Are you eating properly? Because if you aren’t you could be sabotaging your Adult Attention Deficit treatments. Eating the best ADD / ADHD diet is crucial to managing ADD. What you eat determines how well your brain functions. Yet many adults with ADD have horrid diets and eating habits.
We forget to eat. We skip meals. We forget to grocery shop. When hunger catches up with us, we end up eating whatever we can get our hands on. We binge on junk food in an unconscious effort to self-medicate.
All this plays havoc on the ADD brain.
ADD guru Dr. Ned Hallowell says, “If you don’t eat properly, you can become distracted, impulsive and restless. You can look like you have ADD even if you don’t!”
According to ADD specialist Dr. Daniel Amen, a good diet may even decrease the amount of medication needed.
I’ve read many people with ADD do better on a higher protein, lower “simple” carbohydrate diet. But what does that mean? Let’s unwrap the mysteries of food and ADD so you can eat a diet that supports your brain.
The Best ADD / ADHD Diet
Your goal is to give your brain a constant supply of protein and at the same time reduce artificial ingredients. You need:
- Protein with every meal. Found in meat, eggs, cheese, yogurt, cottage cheese, nuts, soy and beans; some proteins are high in fat so keep your portions small. Nuts (almonds, walnuts, cashews, etc.), cheese and beef jerky are all easy protein-rich snacks.
- Fruits and vegetables. Since ADD adults avoid anything too challenging, select fruits and vegetables that are easy to prepare and eat. Those pre-washed and cut bags of lettuce and carrots are worth the extra expense!
- Whole grains (complex carbohydrates). That means whole wheat flours, crackers, cereals and pastas and brown rice. The words ‘whole wheat’ must be on the package’s ingredients list for the product to truly be whole wheat.
- A complete vitamin and mineral supplement. Even if you do manage to eat a good diet, numerous studies show our bodies and brains need more vitamins and minerals than we get from our food.
- Omega 3 Fatty Acids. Found in supplements, cold-water white fish such as tuna, salmon and sardines. Also, in walnuts, Brazil nuts, olive and canola oil.
Decrease or Avoid These ADD / ADHD Diet Enemies
- Foods with long ingredient names you can’t pronounce. These are likely artificial colors, sugar substitutes and food additives which some believe can aggravate ADD symptoms. Why take a chance?
- Sugar, corn syrup, honey and candy. I’m not going to say NEVER have sugar, but with sugar hidden in many foods most people eat way too much so avoid it when you can. Especially watch out for high-fructose corn syrup; it’s sugar with a high punch.
- Foods containing trans-fatty acids. Listed among the ingredients as “partially hydrogenated oils”, trans-fats are dietary bad-guys that play havoc with your cholesterol. Read the label. Some foods say, ’0 grams of trans fats’ but still list it in the ingredients.
- Watch your alcohol and caffeine intake. Some say to cut them out entirely. I’m a fan of moderation, though. I suggest you notice your brain and body’s reaction to them. I’ve found too much caffeine makes me jumpy and too much wine makes my brain fuzzy for a couple of days.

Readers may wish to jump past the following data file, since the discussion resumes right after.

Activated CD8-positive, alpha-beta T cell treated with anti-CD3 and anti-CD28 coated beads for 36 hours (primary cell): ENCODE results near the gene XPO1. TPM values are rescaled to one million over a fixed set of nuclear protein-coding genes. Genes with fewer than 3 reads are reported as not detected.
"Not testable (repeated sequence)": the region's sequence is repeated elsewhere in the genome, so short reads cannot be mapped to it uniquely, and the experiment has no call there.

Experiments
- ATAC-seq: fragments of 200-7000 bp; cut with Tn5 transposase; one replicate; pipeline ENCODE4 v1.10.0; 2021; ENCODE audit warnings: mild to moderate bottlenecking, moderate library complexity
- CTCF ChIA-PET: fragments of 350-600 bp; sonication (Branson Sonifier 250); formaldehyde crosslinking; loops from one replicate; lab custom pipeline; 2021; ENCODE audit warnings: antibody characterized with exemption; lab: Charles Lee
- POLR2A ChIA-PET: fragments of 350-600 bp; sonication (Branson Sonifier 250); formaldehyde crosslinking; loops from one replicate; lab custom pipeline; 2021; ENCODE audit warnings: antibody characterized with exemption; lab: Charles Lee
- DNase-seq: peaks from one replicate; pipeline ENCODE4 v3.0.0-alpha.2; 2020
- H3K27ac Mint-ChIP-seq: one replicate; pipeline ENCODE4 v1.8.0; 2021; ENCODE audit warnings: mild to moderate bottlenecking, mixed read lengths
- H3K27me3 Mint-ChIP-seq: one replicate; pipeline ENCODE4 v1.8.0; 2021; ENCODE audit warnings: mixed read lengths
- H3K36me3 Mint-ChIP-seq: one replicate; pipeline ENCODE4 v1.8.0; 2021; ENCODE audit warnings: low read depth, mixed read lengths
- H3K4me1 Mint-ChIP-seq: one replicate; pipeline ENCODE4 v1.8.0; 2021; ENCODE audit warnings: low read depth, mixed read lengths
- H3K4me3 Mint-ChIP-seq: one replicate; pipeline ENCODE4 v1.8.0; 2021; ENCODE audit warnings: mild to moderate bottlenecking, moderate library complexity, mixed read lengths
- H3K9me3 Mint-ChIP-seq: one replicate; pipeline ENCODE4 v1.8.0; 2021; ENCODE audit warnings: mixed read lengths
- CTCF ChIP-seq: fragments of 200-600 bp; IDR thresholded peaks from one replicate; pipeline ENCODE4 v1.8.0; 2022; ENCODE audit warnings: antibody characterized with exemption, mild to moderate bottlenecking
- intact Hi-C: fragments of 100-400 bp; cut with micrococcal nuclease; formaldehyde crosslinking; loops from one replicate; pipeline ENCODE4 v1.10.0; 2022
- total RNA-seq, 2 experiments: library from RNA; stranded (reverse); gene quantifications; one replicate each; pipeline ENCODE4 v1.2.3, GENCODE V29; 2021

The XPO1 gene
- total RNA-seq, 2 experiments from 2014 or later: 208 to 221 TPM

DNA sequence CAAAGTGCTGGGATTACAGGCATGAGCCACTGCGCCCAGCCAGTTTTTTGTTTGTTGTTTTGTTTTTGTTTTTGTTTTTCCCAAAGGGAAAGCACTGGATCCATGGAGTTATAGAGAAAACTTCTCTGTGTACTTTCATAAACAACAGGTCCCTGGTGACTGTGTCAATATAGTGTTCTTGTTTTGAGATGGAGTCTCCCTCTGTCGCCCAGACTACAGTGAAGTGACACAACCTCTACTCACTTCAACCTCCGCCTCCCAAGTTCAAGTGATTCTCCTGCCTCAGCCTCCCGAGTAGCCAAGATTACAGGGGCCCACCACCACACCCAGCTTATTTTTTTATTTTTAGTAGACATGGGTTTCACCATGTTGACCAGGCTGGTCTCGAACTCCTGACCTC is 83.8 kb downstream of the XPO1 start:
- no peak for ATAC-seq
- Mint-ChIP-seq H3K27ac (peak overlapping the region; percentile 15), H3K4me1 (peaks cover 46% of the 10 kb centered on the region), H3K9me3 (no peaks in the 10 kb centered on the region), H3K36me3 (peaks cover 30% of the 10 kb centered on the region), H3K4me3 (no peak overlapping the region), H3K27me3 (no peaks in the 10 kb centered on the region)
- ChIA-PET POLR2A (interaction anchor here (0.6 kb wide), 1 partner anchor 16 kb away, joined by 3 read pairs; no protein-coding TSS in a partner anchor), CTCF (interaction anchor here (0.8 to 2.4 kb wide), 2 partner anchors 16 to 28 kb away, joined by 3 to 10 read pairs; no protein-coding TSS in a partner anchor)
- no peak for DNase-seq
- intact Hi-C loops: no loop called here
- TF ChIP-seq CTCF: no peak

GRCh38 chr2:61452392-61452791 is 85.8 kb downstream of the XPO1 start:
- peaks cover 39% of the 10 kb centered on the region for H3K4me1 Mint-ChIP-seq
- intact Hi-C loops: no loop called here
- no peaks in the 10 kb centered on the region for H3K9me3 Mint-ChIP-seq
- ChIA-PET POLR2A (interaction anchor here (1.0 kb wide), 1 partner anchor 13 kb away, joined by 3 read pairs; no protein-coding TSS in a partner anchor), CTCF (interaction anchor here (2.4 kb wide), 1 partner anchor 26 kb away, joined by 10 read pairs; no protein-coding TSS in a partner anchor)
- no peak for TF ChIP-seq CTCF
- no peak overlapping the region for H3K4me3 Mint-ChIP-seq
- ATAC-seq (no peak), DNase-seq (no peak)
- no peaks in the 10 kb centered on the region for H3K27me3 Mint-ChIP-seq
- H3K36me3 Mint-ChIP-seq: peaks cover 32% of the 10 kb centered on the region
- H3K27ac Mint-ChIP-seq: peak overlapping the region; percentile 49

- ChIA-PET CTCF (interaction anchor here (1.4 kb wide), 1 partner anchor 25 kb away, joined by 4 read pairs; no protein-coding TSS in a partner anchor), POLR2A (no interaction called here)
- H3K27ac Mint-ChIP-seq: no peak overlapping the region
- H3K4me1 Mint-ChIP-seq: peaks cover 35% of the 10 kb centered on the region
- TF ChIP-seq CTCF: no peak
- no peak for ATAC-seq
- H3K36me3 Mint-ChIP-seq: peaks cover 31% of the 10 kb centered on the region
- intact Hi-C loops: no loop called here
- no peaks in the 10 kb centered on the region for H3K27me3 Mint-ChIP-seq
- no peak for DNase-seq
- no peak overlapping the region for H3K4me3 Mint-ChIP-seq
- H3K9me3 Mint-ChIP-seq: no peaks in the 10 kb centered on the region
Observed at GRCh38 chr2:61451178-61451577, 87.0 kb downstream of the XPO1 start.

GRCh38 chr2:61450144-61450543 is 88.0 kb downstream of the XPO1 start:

- Foods containing white flour – white breads, pastas, and grains (white rice). Adults with ADD often find they crave breads and other carbohydrates; it’s a form of self-medication. There are better ADD treatments than diving into a bread basket!
Do you want your brain to work well? Then it’s up to you to give it the fuel it needs to operate at top performance. That means you need to eat healthy foods – an ADD-friendly diet that supports your brain.
The Last Word In ADD Success
It didn’t take long to see the silliness in buying healthy, organic food for the dog while feeding the household humans foods packed with chemicals and sugars.
Along with eating healthier, I’ve found shopping at a small health food market is very ADD-friendly. Well worth the few extra dollars we spend on food each week.
At our co-op, a committee reads the labels to make sure all the foods they sell are healthy before being allowed on the shelves! I’m automatically avoiding artificial colors, food additives, sugars, trans-fats and most simple carbohydrates!
Since the Co-op is smaller than regular grocery stores, I’m not overwhelmed by crowds and choices. Also, shopping is more fun since I often run into people I know.
Plus, they have a great selection of good vitamins and supplements so I don’t have to remember to go to another store to stock up on those important, ADD treating, Omega-3s.
Not everyone is fortunate to have a great health food store minutes from their house, but perhaps you have a close equivalent. It’s worth checking out. It’s another step to making it easier to eat an ADD-friendly diet.
To Your ADD Success,
P.S. When you work with an ADD coach you learn all kinds of new habits like how to eat well and support your brain. What are you waiting for? I’ve got two opening for new clients starting next month. Learn more about how to manage adult ADD at my website.by